The wisdom of J&J’s Alex Gorsky
Johnson & Johnson executive chairman Alex Gorsky met virtually yesterday with more than 100 Fortune Connect Fellows who are taking part in a four-week “learning sprint” on leading in a world of stakeholder capitalism. Gorsky drove the effort at the Business Roundtable to develop a new statement on the purpose of a corporation in August 2019, which was seen by many as heralding the shift to stakeholder capitalism.
Yesterday’s session was off the record, meant solely for the benefit of Connect Fellows. But Gorsky’s comments were so compelling that I asked if he would let me share them with CEO Daily readers. A few excerpts here:
“By and large, business is thinking, acting, doing things differently as a result of that [Business Roundtable] statement.”
“In today’s world, if you aren’t thinking more broadly about these issues of strategy and stakeholders, you are going to be severely challenged.”
“This is an and-and proposition. If a company only takes stands, but doesn’t also deliver on financial commitments, and isn’t disciplined in the way it manages business, it will not have credibility. It will lose its voice. However, done right, when you are able to achieve all of these goals, it then becomes a flywheel, a self-sustaining flywheel, that enables that kind of long-term performance for generations.”
“When companies can create an environment where employees feel like they are part of something bigger than themselves…where one plus one plus one equals five…it is absolutely a secret sauce.”
“I knew by the time I was in sixth grade I wanted to go to West Point. And the opportunity to go through that challenge, to learn a lot about myself but more importantly to serve my country, has been seminal in my development as a leader…When I went into my first unit in the Army, I was [in the] minority. And I had people from across a very broad range of socioeconomic and ethnic backgrounds, and there was no way I could be successful as a young lieutenant if I didn’t connect with them at an emotional, personal, psychological level. You really come to appreciate our common humanity.”
“With all the dynamics going on in the world today, I would challenge everybody on this Zoom to think about the important role that industry and business in a free-market, capitalist-based system can have for this society…I mean you think about so many of the challenges we face, be it geopolitics, be it around climate, be it politics…I truly believe one of our greatest hopes, and what we are seeing more and more is, how does business engage in the appropriate way so that we can actually have more successful, more inclusive outcomes that help us navigate through some of these very issues.”
If you are interested in learning more about Fortune Connect, Fortune’s learning community for the next generation of business leaders, go here. Other news below.
The CEOs of over 200 U.S. companies have demanded that Senate Republicans allow the passage of gun-control legislation. Their letter did not spell out specific solutions to the American gun-death crisis, but they noted that mass shootings affect their employees, customers, and communities, adding that “on top of the human toll is a profound economic impact” to the tune of $280 billion a year. (Bonus read: the Firearms Accountability Counsel Taskforce’s Brad S. Karp and H. Christopher Boehning on “the gun industry’s deadly lie.”) Fortune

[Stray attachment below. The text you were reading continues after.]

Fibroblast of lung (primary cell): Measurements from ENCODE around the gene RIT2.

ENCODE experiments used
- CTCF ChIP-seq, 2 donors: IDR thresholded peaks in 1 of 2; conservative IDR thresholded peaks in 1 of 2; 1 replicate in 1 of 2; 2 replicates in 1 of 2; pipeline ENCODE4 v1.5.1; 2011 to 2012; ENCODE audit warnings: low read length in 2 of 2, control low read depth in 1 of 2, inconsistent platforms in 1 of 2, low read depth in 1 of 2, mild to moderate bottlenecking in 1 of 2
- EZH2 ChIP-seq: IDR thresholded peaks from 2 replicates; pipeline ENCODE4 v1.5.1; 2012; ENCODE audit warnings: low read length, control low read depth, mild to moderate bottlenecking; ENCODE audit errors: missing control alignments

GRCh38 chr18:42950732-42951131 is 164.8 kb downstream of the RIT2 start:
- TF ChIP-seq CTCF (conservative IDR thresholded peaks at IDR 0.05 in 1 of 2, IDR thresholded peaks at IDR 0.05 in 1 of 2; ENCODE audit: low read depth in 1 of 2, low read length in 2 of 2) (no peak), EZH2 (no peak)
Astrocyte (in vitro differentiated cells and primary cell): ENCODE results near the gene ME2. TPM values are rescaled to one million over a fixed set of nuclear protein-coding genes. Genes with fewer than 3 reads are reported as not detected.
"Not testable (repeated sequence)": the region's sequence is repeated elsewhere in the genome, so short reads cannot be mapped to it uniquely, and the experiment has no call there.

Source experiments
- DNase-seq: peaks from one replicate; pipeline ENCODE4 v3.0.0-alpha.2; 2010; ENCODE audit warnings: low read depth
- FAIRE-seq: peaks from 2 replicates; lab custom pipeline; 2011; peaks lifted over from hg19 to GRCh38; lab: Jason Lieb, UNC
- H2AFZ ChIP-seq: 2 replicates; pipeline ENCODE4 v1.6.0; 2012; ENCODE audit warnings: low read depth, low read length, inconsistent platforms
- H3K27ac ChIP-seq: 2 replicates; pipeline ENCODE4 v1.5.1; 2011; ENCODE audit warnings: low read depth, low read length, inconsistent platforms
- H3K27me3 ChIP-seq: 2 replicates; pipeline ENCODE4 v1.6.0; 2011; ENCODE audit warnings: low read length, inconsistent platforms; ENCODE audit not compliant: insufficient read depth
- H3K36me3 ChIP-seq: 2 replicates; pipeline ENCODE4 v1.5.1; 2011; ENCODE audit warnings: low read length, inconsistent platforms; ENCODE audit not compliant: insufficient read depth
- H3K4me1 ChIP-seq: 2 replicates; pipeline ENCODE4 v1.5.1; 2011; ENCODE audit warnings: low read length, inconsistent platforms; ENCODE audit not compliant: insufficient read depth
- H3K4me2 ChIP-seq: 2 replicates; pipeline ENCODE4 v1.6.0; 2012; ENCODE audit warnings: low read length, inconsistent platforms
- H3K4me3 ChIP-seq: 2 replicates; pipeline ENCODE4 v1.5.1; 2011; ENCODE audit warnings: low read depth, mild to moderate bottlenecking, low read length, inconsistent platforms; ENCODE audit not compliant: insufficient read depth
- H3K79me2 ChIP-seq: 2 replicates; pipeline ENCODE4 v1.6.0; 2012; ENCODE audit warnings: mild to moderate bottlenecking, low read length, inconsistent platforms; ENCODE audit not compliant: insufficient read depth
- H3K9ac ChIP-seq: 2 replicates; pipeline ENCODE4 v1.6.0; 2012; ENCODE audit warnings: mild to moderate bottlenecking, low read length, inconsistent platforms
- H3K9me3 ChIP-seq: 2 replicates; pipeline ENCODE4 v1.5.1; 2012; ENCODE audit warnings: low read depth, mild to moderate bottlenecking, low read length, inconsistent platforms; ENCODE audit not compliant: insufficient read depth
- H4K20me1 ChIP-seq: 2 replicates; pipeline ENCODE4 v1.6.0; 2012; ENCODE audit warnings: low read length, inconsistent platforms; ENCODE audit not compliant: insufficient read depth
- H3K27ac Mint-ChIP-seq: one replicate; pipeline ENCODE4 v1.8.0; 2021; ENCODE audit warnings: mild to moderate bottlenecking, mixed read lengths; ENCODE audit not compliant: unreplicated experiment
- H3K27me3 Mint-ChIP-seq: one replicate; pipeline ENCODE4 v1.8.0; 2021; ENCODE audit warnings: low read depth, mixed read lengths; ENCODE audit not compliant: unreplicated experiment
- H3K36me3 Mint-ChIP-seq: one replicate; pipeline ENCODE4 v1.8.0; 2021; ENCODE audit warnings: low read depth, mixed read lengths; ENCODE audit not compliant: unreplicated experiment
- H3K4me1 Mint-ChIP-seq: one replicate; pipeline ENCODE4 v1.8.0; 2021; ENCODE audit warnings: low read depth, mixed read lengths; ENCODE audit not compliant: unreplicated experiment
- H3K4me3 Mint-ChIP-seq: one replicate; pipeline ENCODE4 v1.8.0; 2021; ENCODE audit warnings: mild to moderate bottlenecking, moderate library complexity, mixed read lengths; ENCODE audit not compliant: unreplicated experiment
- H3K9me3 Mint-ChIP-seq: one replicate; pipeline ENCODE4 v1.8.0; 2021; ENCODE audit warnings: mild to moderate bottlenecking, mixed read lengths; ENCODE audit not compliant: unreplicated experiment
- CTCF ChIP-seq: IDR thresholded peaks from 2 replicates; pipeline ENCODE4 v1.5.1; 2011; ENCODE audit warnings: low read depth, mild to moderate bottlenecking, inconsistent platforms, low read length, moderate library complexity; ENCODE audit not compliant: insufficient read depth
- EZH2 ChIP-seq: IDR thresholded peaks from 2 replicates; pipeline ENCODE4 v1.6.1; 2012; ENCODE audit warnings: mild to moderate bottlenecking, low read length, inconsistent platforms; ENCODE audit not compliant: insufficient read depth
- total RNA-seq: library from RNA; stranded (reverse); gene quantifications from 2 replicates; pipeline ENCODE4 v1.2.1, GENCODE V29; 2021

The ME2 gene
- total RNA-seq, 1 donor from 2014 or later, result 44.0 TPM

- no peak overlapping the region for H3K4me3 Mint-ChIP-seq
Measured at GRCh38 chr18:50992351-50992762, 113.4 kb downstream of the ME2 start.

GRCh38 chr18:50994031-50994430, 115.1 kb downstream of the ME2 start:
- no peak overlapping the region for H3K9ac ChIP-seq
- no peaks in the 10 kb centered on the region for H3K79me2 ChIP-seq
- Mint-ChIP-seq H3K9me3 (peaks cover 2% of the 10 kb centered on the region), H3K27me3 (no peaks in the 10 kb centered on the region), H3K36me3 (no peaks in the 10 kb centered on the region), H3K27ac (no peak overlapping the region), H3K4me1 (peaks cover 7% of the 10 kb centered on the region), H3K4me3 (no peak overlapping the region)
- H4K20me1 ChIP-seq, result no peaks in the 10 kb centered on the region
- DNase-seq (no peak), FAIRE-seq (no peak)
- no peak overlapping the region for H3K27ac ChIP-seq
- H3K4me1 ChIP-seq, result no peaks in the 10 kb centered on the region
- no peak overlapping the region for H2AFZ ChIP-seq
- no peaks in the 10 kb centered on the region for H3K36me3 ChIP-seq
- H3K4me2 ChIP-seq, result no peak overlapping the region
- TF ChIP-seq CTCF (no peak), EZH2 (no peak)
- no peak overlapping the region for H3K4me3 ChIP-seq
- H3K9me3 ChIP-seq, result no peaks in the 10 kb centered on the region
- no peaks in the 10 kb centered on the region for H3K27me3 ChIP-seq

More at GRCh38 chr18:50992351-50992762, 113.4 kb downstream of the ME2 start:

Half of Shanghai’s being locked down again, mere days after the last socially and economically catastrophic lockdown concluded. The move follows the detection of 11 coronavirus infections; President Xi Jinping, who faces “reelection” later this year, seems determined to maintain his zero-COVID policy. Financial Times
The European Central Bank has announced its first rate hike in over a decade: 25 basis points in July. A similar or larger bump will come in September, with the size depending on how inflation is looking. ECB President Christine Lagarde: “Based on our current assessment, we anticipate that a gradual but sustained path of further increases in interest rates will be appropriate.” (Bonus read: Janet Yellen does not believe corporate greed is to blame for U.S. inflation.) Euronews
Wells Fargo probe
The Manhattan U.S. attorney’s office is investigating Wells Fargo for allegedly conducting fake job interviews of minority candidates, to massage its diversity stats. Fortune
AROUND THE WATERCOOLER
Meta has been paying large news organizations millions to carry their content paywall-free on Facebook News, but now it’s reportedly reexamining its commitments on that front, as it instead tries to invest in attracting “creators” to help it compete with TikTok. Wall Street Journal
“The U.S. housing market is at the beginning stages of the most significant contraction in activity since 2006,” Freddie Mac deputy chief economist Len Kiefer has warned. “It hasn’t shown up in many data series yet, but mortgage applications are pointing to a large decline over summer.” Fortune
China’s Warren Buffett–backed BYD has overtaken Volkswagen to become the world’s third most valuable carmaker, after Tesla and Toyota. It’s just unveiled a buyback plan, which analysts see as reflecting BYD’s confidence in its future. South China Morning Post
Imagine there’s no border
Yandex—Russia’s Google rival—has removed national borders from its maps app. The company claims this is because it’s trying to focus on local navigation and “physical-geographical” features such as rivers and mountains, but TechCrunch reports it’s really about avoiding pressure from the Kremlin to redraw Russia’s borders as the country tries to take chunks out of its neighbors. TechCrunch
This edition of CEO Daily was edited by David Meyer.
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